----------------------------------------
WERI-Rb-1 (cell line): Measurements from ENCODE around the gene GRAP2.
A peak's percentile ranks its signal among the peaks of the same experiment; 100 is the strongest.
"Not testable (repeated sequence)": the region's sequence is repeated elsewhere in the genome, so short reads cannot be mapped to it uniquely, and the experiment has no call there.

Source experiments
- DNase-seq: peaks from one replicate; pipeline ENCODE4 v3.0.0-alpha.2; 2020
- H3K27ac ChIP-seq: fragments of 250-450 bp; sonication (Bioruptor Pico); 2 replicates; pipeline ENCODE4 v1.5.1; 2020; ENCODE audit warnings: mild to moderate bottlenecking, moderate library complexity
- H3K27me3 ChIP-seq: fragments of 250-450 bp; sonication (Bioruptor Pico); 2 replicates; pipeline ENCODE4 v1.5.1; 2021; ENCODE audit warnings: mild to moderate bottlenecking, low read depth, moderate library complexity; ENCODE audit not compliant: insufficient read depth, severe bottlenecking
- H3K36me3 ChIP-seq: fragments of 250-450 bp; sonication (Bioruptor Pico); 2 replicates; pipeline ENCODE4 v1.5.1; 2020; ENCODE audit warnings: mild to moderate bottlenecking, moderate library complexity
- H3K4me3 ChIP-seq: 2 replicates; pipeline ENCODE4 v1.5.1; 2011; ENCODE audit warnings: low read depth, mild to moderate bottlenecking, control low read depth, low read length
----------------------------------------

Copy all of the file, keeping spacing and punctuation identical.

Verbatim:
WERI-Rb-1 (cell line): Measurements from ENCODE around the gene GRAP2.
A peak's percentile ranks its signal among the peaks of the same experiment; 100 is the strongest.
"Not testable (repeated sequence)": the region's sequence is repeated elsewhere in the genome, so short reads cannot be mapped to it uniquely, and the experiment has no call there.

Source experiments
- DNase-seq: peaks from one replicate; pipeline ENCODE4 v3.0.0-alpha.2; 2020
- H3K27ac ChIP-seq: fragments of 250-450 bp; sonication (Bioruptor Pico); 2 replicates; pipeline ENCODE4 v1.5.1; 2020; ENCODE audit warnings: mild to moderate bottlenecking, moderate library complexity
- H3K27me3 ChIP-seq: fragments of 250-450 bp; sonication (Bioruptor Pico); 2 replicates; pipeline ENCODE4 v1.5.1; 2021; ENCODE audit warnings: mild to moderate bottlenecking, low read depth, moderate library complexity; ENCODE audit not compliant: insufficient read depth, severe bottlenecking
- H3K36me3 ChIP-seq: fragments of 250-450 bp; sonication (Bioruptor Pico); 2 replicates; pipeline ENCODE4 v1.5.1; 2020; ENCODE audit warnings: mild to moderate bottlenecking, moderate library complexity
- H3K4me3 ChIP-seq: 2 replicates; pipeline ENCODE4 v1.5.1; 2011; ENCODE audit warnings: low read depth, mild to moderate bottlenecking, control low read depth, low read length